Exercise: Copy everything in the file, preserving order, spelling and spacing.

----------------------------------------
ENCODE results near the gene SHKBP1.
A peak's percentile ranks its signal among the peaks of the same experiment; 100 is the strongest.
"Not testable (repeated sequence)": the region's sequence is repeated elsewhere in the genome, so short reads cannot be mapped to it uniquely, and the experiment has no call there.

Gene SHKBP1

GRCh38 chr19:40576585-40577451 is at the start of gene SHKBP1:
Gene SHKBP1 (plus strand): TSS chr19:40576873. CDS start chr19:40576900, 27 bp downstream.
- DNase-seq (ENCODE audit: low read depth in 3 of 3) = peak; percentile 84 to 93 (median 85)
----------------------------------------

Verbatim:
ENCODE results near the gene SHKBP1.
A peak's percentile ranks its signal among the peaks of the same experiment; 100 is the strongest.
"Not testable (repeated sequence)": the region's sequence is repeated elsewhere in the genome, so short reads cannot be mapped to it uniquely, and the experiment has no call there.

Gene SHKBP1

GRCh38 chr19:40576585-40577451 is at the start of gene SHKBP1:
Gene SHKBP1 (plus strand): TSS chr19:40576873. CDS start chr19:40576900, 27 bp downstream.
- DNase-seq (ENCODE audit: low read depth in 3 of 3) = peak; percentile 84 to 93 (median 85)